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2014 FIFA World Cup Soccer Fitness Preview: Belgium – The Latest “Golden Generation”

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Because this is a World Cup year, I have decided to countdown to the tournament by providing a short soccer/fitness related preview of each of the 32 participating nations. In this installment, I will look at the Belgium, a team that many in the media have dubbed as a dark horse to win the tournament this year.  Belgium have been drawn in Group H, which includes South Korea, Russia, and Algeria, and they play their first match against Algeria on June 17th.

The reason that Belgium has been picked as a potential favorite to win the World Cup this year is that the team presently includes several star quality players in their mid-to-late 20’s, who also happen to be in the peak of their careers and plying their trade for some of Europe’s top clubs.  Among them are:

  • Vincent Kompany (28 years old, Manchester City, England)
  • Thomas Vermailen (28 years old, Arsenal, England)
  • Marouane Fellaini (26 years old, Manchester United)
  • Stephen Defour (26 years old, Porto, Portugal)
  • Romelu Lukaku (21 years old, Everton, England)
  • Eden Hazard (23 years old, Chelsea, England)
  • Dries Martens (27 years old, Napoli, Italy)

These players have been called Belgium’s “Golden Generation”, as they have been together in the Belgian youth national teams for the past 8-10 years.  The label of “Golden Generation” has been given to many different teams in the past 20 years.  One key measure of the validity of the “Golden Generation” label for European teams, is how much success they have achieved at the UEFA U21 European Championship, a showcase for the top young players and teams in the continent, held every 2 years.  Sometimes, in the case of the Italian team of the late 1990’s / early 2000’s (winners of the UEFA U21 Championship in 1998, again in 2004, and the FIFA World Cup in 2006), the label is fitting, because the team has had success with a core group of youth players who eventually had similar success at the highest level.  In other cases, such as the England team of the 2000’s, the label of “Golden Generation” was given to a team that, while they did have a talented core group of players who had been together for over a decade, had not actually won any trophies, either at the youth or senior levels.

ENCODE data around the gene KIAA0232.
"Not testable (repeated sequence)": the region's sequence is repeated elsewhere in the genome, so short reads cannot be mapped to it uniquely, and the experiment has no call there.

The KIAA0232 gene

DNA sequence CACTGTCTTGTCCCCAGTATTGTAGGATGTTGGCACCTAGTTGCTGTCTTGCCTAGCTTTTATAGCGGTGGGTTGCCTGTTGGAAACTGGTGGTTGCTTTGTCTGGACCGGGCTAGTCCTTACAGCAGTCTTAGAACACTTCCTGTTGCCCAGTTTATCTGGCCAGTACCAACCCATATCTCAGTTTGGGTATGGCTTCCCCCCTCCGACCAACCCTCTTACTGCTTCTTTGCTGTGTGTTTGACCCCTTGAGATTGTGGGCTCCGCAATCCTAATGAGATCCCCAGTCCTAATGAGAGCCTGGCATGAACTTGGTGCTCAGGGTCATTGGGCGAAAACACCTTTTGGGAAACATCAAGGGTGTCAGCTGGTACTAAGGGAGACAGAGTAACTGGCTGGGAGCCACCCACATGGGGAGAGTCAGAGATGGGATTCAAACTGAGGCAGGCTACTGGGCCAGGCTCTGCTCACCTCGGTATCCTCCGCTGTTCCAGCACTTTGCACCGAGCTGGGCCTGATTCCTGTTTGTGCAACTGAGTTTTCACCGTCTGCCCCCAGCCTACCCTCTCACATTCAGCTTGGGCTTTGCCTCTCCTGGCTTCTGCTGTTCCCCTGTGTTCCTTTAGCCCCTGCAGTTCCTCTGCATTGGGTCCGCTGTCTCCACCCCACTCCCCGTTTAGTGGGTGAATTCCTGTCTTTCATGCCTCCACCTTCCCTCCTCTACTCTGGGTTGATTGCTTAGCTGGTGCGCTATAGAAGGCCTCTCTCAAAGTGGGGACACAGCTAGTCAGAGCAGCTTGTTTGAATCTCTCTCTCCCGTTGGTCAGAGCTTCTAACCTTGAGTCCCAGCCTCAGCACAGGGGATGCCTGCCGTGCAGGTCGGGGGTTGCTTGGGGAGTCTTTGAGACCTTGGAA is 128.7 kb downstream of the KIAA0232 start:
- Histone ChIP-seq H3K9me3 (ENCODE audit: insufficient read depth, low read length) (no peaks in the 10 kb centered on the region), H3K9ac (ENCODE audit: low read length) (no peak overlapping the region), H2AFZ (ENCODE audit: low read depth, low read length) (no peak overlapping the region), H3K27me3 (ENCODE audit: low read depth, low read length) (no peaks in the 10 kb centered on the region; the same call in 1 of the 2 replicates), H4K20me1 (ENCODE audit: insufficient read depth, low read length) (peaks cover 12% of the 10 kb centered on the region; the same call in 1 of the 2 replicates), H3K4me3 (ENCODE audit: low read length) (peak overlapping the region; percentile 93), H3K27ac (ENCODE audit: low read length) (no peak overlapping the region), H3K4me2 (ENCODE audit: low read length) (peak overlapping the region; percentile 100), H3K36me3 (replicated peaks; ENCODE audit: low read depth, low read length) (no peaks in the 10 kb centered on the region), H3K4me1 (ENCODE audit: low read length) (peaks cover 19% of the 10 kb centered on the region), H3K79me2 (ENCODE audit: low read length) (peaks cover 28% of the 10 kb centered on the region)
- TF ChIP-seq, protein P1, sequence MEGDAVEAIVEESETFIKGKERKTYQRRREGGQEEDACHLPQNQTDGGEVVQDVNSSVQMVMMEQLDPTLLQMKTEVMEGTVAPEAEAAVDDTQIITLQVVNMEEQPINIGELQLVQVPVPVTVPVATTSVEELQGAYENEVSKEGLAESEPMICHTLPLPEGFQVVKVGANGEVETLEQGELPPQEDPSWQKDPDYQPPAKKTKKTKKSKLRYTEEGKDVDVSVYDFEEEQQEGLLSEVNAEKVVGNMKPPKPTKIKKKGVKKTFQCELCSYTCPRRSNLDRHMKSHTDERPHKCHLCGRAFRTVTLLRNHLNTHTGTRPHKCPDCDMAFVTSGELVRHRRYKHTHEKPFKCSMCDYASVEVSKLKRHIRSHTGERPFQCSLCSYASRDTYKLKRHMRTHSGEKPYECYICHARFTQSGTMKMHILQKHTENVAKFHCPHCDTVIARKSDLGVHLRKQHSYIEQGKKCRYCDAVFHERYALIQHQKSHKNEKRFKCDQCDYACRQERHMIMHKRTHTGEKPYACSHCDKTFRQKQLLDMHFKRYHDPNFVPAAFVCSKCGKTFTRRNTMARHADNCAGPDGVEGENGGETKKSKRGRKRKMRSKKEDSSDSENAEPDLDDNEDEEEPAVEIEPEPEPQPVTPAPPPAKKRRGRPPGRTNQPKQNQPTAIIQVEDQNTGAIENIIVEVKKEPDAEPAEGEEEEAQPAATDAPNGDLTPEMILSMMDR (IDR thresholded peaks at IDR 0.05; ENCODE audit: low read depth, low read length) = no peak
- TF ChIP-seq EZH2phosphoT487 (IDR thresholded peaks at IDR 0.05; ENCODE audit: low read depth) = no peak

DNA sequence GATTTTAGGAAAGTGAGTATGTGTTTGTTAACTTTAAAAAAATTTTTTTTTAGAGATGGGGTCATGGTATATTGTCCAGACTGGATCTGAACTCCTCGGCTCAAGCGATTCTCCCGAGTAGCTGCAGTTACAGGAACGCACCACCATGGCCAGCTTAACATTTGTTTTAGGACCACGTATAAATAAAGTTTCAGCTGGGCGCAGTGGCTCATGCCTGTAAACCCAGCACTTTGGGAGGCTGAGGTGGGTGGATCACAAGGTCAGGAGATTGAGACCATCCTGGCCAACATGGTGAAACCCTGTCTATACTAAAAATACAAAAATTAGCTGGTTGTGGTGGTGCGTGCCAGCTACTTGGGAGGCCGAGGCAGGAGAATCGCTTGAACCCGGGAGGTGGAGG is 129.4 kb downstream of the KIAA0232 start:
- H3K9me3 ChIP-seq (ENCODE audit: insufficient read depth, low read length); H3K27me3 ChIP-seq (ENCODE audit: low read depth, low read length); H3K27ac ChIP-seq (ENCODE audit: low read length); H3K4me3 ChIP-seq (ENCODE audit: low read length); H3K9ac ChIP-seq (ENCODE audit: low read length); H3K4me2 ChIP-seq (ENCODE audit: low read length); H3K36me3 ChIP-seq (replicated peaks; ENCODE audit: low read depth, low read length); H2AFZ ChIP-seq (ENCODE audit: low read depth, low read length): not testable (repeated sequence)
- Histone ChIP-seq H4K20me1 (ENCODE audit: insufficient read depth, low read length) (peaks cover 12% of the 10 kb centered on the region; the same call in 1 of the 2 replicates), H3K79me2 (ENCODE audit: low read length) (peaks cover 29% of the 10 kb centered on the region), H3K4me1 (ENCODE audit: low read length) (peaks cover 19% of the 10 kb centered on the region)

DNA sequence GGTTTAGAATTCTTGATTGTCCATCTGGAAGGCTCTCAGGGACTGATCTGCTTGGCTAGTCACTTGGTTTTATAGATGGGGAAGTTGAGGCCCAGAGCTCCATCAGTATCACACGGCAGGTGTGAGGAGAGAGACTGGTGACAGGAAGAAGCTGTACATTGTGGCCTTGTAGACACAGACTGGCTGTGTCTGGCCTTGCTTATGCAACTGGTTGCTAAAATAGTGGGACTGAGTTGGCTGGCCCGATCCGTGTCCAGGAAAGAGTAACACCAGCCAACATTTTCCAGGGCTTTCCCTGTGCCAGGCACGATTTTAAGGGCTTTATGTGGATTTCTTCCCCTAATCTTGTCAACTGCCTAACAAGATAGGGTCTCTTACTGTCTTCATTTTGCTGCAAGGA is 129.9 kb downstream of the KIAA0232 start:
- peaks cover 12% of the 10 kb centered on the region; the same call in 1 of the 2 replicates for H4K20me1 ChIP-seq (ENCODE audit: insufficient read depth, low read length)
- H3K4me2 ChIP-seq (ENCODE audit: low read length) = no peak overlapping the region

In Belgium’s case, the present “Golden Generation” has had some reasonable success, getting to the semi-finals of the 2007 UEFA European Championship, losing to eventual winners Serbia, and with a team featuring Lukaku, Hazard, Defour and Fellaini.  They were also extremely dominant in qualifying for this year’s World Cup,  topping a group that included Croatia, Serbia, and Scotland, and going undefeated in the process.  If the new crop of star players is truly deserving of their “Golden Generation” title, they will need tom prove it by winning some gold at the senior level at the World Cup this year.  We will have to wait and see what happens in 2 weeks’ time.

I’d love to hear your thoughts about this topic.  Drop me a line here to get the conversation started.

Matches

2014 FIFA World Cup Soccer Fitness Preview: USA – Late Specialization and Long Term Goalkeeper Development

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Because this is a World Cup year, I have decided to countdown to the tournament by providing a short soccer/fitness related preview of each of the 32 participating nations. In this installment, I will look at the United States, one of the strongest CONCACAF teams, that is drawn in Group G, largely considered the “group of death”. Group G includes Germany, Ghana, and Portugal.  USA plays their first match against Ghana on June 16th.